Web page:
Fast food orders zip across Chinese capital

Fast food orders zip across Chinese capital
KFC China launched a new menu in March featuring 15 new products, including seven new additions to the frozen goods section and 30 in the dry goods section.

To ensure every customer can enjoy a cup of hot soy milk in a KFC at 7 am, or have a party in a Pizza Hut at 10 pm, more than 100 Yum! logistics vehicles travel nearly 10,000 kilometers across Beijing every day to deliver food to its restaurants.

As the largest restaurant chain in the world, Yum! Brands Inc will make its debut in the distribution sector at the Third China (Beijing) International Fair for Trade and Services that opens May 28.

The group runs more than 40,000 restaurants in some 130 countries and regions worldwide. It has 4,600 KFCs, 1,100 Pizza Huts and nearly 400 Little Sheep hot pot restaurants, with more than 410,000 employees.

Yum! Brands' China division built a logistics centre in Beijing's Tongzhou district in 2004, covering 6,7000 square meters. It is the company's largest of its 18 logistics centers across the nation and its first world-class centre. The warehouses for dry goods and frozen goods take up 28,000 square meters, where more than 2,000 categories of items are stored, ranging from meat, flour and cooking oil to cookers, paper cups and straws.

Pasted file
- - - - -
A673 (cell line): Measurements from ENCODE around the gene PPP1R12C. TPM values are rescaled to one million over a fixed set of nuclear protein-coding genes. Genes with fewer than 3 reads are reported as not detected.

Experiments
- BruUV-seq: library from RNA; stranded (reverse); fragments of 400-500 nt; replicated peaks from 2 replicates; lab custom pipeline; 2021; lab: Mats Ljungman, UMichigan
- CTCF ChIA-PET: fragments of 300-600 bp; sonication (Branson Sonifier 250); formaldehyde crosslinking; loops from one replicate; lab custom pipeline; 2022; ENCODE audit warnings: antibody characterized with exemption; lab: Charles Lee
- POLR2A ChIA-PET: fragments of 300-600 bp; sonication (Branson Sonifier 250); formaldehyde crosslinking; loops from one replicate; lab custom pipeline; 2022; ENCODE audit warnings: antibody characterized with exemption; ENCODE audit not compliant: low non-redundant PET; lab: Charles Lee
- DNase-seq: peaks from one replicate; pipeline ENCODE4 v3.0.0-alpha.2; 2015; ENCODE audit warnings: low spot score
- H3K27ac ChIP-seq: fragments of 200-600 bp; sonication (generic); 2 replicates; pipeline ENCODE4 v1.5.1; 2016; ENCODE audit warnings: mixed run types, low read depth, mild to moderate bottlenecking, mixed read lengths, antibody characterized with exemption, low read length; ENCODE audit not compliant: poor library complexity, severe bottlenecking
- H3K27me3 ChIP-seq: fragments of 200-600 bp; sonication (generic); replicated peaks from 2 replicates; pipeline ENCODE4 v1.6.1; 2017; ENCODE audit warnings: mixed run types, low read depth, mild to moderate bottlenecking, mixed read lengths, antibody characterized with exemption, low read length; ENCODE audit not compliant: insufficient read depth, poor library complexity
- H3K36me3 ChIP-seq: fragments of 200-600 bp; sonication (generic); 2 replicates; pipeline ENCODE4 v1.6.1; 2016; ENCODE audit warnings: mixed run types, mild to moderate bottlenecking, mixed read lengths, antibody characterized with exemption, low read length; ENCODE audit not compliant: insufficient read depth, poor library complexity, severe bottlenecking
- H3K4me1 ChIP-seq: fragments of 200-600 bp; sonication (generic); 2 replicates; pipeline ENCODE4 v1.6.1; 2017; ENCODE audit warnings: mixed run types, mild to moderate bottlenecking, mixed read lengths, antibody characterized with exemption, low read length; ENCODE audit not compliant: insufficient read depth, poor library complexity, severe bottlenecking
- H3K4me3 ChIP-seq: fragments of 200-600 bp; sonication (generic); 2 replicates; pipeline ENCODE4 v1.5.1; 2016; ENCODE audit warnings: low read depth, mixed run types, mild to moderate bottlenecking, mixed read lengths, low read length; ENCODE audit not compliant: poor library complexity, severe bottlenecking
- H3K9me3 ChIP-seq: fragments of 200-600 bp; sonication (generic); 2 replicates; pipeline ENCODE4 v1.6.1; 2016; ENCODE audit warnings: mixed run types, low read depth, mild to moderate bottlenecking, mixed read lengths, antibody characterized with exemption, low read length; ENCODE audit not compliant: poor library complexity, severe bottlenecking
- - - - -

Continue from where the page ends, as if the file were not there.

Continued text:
KFC China launched a new menu in March featuring 15 new products, including seven new additions to the frozen goods section and 30 in the dry goods section.

The centre delivers 18 million boxes of goods a year to more than 1,000 KFC, Pizza Hut, Little Sheep and Dongfang Jibai restaurants in the North China region, with a delivery range of some 1,000 km.

The company executives said they have renewed the concept of logistics - it is no longer simply workers moving boxes, information flow is increasingly important.

Orders from restaurants, customer service and delivery information are all processed and analysed by computers. Even in the storing procedure, half of the time is used to process bills and orders.

The centre has specialised departments to collect demand information from each restaurant, manage its stock of each item and make optimized delivery routes.

Quarantine inspections and temperature testing are done when refrigerated and frozen goods go in and out of the warehouses, and the transport vehicles are all equipped with temperature recording and tracking systems, so the temperature in the carriage can be automatically uploaded to a supervising system.

More about

fast food
Purchase this article for republication.

BRANDINSIDER

SPONSORED

Most Read

Your daily good stuff - AsiaOne stories delivered straight to your inbox
By signing up, you agree to our Privacy policy and Terms and Conditions.